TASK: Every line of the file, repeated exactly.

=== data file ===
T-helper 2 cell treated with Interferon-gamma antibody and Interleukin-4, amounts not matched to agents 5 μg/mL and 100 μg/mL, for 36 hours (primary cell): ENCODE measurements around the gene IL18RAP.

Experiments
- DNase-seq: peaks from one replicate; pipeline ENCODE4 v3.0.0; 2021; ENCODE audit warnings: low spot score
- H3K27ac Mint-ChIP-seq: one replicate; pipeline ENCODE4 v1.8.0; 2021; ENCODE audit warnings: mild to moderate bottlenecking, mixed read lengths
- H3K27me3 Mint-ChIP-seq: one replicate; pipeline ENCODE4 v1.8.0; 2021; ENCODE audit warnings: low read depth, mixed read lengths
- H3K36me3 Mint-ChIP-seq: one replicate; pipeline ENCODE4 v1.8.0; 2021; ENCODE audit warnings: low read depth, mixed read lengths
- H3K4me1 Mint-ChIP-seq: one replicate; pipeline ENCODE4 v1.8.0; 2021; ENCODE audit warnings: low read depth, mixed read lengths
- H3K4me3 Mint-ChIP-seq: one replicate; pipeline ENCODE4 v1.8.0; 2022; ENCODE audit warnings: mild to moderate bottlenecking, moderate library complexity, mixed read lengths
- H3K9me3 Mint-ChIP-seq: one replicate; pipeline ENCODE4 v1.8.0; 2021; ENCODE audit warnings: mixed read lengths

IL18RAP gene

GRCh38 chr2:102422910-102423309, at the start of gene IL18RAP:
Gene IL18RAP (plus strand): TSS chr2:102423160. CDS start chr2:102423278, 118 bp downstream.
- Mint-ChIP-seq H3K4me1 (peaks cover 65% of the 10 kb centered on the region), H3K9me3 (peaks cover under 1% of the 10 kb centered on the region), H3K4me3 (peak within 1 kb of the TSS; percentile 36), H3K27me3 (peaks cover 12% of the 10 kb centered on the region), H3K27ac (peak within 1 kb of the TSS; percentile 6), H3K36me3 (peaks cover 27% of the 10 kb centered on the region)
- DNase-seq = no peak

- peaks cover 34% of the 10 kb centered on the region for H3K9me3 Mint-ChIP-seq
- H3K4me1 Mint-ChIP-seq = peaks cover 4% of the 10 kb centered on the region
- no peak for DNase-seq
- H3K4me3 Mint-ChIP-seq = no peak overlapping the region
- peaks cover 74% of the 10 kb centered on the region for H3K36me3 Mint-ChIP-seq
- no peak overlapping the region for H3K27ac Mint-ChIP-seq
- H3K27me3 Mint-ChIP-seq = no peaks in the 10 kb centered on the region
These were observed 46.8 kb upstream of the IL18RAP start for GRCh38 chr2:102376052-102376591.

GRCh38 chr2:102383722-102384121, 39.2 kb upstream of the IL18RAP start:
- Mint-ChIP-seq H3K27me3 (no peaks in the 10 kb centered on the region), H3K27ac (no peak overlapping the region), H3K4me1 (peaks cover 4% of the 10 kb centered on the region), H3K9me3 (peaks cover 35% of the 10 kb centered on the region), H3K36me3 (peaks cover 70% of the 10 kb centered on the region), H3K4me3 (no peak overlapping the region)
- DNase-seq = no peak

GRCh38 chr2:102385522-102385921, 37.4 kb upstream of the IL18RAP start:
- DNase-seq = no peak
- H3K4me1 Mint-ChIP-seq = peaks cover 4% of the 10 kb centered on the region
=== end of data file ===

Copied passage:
T-helper 2 cell treated with Interferon-gamma antibody and Interleukin-4, amounts not matched to agents 5 μg/mL and 100 μg/mL, for 36 hours (primary cell): ENCODE measurements around the gene IL18RAP.

Experiments
- DNase-seq: peaks from one replicate; pipeline ENCODE4 v3.0.0; 2021; ENCODE audit warnings: low spot score
- H3K27ac Mint-ChIP-seq: one replicate; pipeline ENCODE4 v1.8.0; 2021; ENCODE audit warnings: mild to moderate bottlenecking, mixed read lengths
- H3K27me3 Mint-ChIP-seq: one replicate; pipeline ENCODE4 v1.8.0; 2021; ENCODE audit warnings: low read depth, mixed read lengths
- H3K36me3 Mint-ChIP-seq: one replicate; pipeline ENCODE4 v1.8.0; 2021; ENCODE audit warnings: low read depth, mixed read lengths
- H3K4me1 Mint-ChIP-seq: one replicate; pipeline ENCODE4 v1.8.0; 2021; ENCODE audit warnings: low read depth, mixed read lengths
- H3K4me3 Mint-ChIP-seq: one replicate; pipeline ENCODE4 v1.8.0; 2022; ENCODE audit warnings: mild to moderate bottlenecking, moderate library complexity, mixed read lengths
- H3K9me3 Mint-ChIP-seq: one replicate; pipeline ENCODE4 v1.8.0; 2021; ENCODE audit warnings: mixed read lengths

IL18RAP gene

GRCh38 chr2:102422910-102423309, at the start of gene IL18RAP:
Gene IL18RAP (plus strand): TSS chr2:102423160. CDS start chr2:102423278, 118 bp downstream.
- Mint-ChIP-seq H3K4me1 (peaks cover 65% of the 10 kb centered on the region), H3K9me3 (peaks cover under 1% of the 10 kb centered on the region), H3K4me3 (peak within 1 kb of the TSS; percentile 36), H3K27me3 (peaks cover 12% of the 10 kb centered on the region), H3K27ac (peak within 1 kb of the TSS; percentile 6), H3K36me3 (peaks cover 27% of the 10 kb centered on the region)
- DNase-seq = no peak

- peaks cover 34% of the 10 kb centered on the region for H3K9me3 Mint-ChIP-seq
- H3K4me1 Mint-ChIP-seq = peaks cover 4% of the 10 kb centered on the region
- no peak for DNase-seq
- H3K4me3 Mint-ChIP-seq = no peak overlapping the region
- peaks cover 74% of the 10 kb centered on the region for H3K36me3 Mint-ChIP-seq
- no peak overlapping the region for H3K27ac Mint-ChIP-seq
- H3K27me3 Mint-ChIP-seq = no peaks in the 10 kb centered on the region
These were observed 46.8 kb upstream of the IL18RAP start for GRCh38 chr2:102376052-102376591.

GRCh38 chr2:102383722-102384121, 39.2 kb upstream of the IL18RAP start:
- Mint-ChIP-seq H3K27me3 (no peaks in the 10 kb centered on the region), H3K27ac (no peak overlapping the region), H3K4me1 (peaks cover 4% of the 10 kb centered on the region), H3K9me3 (peaks cover 35% of the 10 kb centered on the region), H3K36me3 (peaks cover 70% of the 10 kb centered on the region), H3K4me3 (no peak overlapping the region)
- DNase-seq = no peak

GRCh38 chr2:102385522-102385921, 37.4 kb upstream of the IL18RAP start:
- DNase-seq = no peak
- H3K4me1 Mint-ChIP-seq = peaks cover 4% of the 10 kb centered on the region